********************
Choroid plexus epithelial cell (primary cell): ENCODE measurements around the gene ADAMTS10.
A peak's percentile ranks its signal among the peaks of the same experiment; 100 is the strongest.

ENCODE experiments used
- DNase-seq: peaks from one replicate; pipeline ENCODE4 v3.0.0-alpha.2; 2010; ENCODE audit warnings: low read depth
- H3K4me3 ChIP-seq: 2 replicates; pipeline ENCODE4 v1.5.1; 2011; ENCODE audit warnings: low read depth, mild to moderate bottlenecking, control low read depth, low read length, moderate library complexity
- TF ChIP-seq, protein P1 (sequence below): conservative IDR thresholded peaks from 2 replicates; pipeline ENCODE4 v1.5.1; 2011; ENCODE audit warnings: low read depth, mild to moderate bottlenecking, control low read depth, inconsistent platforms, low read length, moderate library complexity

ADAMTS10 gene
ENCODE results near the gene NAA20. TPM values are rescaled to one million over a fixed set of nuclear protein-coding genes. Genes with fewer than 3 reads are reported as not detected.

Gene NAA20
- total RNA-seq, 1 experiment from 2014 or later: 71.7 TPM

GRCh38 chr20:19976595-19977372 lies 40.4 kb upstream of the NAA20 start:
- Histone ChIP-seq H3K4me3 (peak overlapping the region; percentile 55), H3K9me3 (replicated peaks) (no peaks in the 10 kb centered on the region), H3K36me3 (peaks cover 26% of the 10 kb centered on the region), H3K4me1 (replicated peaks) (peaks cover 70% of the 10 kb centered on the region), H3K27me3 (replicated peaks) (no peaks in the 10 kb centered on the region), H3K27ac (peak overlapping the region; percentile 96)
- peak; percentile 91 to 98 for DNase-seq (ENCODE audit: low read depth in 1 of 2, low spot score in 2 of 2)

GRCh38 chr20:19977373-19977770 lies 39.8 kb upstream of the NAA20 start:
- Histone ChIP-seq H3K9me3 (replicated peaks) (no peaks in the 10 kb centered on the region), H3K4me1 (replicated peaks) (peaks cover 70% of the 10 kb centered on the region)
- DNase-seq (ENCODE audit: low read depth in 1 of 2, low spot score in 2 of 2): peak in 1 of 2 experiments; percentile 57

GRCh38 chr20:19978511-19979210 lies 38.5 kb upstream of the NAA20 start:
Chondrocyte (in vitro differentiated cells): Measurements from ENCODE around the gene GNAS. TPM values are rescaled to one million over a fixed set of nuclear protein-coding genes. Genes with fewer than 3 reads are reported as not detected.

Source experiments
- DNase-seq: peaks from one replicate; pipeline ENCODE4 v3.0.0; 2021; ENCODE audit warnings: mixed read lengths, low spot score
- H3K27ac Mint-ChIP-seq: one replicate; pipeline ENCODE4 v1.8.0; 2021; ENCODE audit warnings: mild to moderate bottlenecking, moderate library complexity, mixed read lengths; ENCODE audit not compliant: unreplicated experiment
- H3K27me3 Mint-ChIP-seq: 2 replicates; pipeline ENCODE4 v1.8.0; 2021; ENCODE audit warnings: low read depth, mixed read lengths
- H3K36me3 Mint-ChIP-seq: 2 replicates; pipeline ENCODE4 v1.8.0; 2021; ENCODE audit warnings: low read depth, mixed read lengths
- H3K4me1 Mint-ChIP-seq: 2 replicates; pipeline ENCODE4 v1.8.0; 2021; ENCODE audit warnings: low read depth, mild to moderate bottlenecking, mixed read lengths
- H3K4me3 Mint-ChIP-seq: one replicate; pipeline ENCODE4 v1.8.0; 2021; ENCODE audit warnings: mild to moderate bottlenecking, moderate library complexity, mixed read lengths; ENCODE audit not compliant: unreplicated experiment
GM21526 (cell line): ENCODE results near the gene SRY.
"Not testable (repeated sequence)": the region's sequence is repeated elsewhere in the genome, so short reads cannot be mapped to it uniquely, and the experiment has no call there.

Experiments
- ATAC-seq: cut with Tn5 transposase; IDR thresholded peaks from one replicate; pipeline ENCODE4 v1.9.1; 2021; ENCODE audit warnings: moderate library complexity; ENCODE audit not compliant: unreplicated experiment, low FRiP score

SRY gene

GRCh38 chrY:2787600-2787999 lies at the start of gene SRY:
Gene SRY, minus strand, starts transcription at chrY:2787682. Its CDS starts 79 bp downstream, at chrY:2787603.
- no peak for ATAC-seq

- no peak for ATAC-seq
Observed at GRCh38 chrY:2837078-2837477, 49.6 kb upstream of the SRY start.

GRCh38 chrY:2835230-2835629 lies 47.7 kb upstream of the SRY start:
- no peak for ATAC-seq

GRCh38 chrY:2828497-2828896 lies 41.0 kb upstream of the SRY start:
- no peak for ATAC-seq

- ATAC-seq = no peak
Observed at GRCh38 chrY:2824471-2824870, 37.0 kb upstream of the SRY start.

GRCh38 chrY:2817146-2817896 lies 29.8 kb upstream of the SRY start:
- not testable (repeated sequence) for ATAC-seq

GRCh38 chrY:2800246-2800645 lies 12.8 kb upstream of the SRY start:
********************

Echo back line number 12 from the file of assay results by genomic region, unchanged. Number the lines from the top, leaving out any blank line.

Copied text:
- Histone ChIP-seq H3K4me3 (peak overlapping the region; percentile 55), H3K9me3 (replicated peaks) (no peaks in the 10 kb centered on the region), H3K36me3 (peaks cover 26% of the 10 kb centered on the region), H3K4me1 (replicated peaks) (peaks cover 70% of the 10 kb centered on the region), H3K27me3 (replicated peaks) (no peaks in the 10 kb centered on the region), H3K27ac (peak overlapping the region; percentile 96)